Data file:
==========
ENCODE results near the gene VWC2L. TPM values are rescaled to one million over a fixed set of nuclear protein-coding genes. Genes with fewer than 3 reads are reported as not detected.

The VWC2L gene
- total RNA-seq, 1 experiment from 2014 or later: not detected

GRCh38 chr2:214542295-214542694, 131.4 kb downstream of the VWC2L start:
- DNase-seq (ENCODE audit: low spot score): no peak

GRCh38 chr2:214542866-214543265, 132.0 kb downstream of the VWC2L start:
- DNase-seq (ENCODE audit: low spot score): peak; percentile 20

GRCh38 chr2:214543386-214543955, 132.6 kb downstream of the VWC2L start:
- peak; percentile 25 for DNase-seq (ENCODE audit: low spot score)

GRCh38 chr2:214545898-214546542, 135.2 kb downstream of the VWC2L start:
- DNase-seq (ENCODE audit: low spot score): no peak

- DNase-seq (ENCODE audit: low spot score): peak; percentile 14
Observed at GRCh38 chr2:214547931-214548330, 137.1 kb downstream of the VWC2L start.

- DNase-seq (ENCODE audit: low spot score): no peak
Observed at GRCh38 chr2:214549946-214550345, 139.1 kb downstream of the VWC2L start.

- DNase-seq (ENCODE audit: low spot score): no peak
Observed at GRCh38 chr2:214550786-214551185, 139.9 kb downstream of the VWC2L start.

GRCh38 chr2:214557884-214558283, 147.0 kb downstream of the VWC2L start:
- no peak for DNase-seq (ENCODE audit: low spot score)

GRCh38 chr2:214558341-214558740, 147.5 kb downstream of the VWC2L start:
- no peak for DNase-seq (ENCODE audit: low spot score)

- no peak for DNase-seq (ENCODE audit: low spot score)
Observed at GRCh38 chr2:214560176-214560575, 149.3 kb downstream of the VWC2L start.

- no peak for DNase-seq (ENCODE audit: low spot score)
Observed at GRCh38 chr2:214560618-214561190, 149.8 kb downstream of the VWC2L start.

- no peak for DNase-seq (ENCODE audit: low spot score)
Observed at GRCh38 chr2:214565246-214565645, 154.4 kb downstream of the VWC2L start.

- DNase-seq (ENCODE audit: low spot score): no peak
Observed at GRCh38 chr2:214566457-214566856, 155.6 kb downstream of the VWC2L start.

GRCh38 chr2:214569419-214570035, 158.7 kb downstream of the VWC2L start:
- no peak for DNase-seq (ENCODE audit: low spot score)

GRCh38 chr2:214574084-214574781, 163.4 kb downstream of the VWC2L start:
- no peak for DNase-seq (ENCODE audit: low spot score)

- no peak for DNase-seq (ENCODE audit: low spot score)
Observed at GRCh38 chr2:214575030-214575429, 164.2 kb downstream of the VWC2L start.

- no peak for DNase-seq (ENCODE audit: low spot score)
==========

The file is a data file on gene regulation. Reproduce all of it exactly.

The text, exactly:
ENCODE results near the gene VWC2L. TPM values are rescaled to one million over a fixed set of nuclear protein-coding genes. Genes with fewer than 3 reads are reported as not detected.

The VWC2L gene
- total RNA-seq, 1 experiment from 2014 or later: not detected

GRCh38 chr2:214542295-214542694, 131.4 kb downstream of the VWC2L start:
- DNase-seq (ENCODE audit: low spot score): no peak

GRCh38 chr2:214542866-214543265, 132.0 kb downstream of the VWC2L start:
- DNase-seq (ENCODE audit: low spot score): peak; percentile 20

GRCh38 chr2:214543386-214543955, 132.6 kb downstream of the VWC2L start:
- peak; percentile 25 for DNase-seq (ENCODE audit: low spot score)

GRCh38 chr2:214545898-214546542, 135.2 kb downstream of the VWC2L start:
- DNase-seq (ENCODE audit: low spot score): no peak

- DNase-seq (ENCODE audit: low spot score): peak; percentile 14
Observed at GRCh38 chr2:214547931-214548330, 137.1 kb downstream of the VWC2L start.

- DNase-seq (ENCODE audit: low spot score): no peak
Observed at GRCh38 chr2:214549946-214550345, 139.1 kb downstream of the VWC2L start.

- DNase-seq (ENCODE audit: low spot score): no peak
Observed at GRCh38 chr2:214550786-214551185, 139.9 kb downstream of the VWC2L start.

GRCh38 chr2:214557884-214558283, 147.0 kb downstream of the VWC2L start:
- no peak for DNase-seq (ENCODE audit: low spot score)

GRCh38 chr2:214558341-214558740, 147.5 kb downstream of the VWC2L start:
- no peak for DNase-seq (ENCODE audit: low spot score)

- no peak for DNase-seq (ENCODE audit: low spot score)
Observed at GRCh38 chr2:214560176-214560575, 149.3 kb downstream of the VWC2L start.

- no peak for DNase-seq (ENCODE audit: low spot score)
Observed at GRCh38 chr2:214560618-214561190, 149.8 kb downstream of the VWC2L start.

- no peak for DNase-seq (ENCODE audit: low spot score)
Observed at GRCh38 chr2:214565246-214565645, 154.4 kb downstream of the VWC2L start.

- DNase-seq (ENCODE audit: low spot score): no peak
Observed at GRCh38 chr2:214566457-214566856, 155.6 kb downstream of the VWC2L start.

GRCh38 chr2:214569419-214570035, 158.7 kb downstream of the VWC2L start:
- no peak for DNase-seq (ENCODE audit: low spot score)

GRCh38 chr2:214574084-214574781, 163.4 kb downstream of the VWC2L start:
- no peak for DNase-seq (ENCODE audit: low spot score)

- no peak for DNase-seq (ENCODE audit: low spot score)
Observed at GRCh38 chr2:214575030-214575429, 164.2 kb downstream of the VWC2L start.

- no peak for DNase-seq (ENCODE audit: low spot score)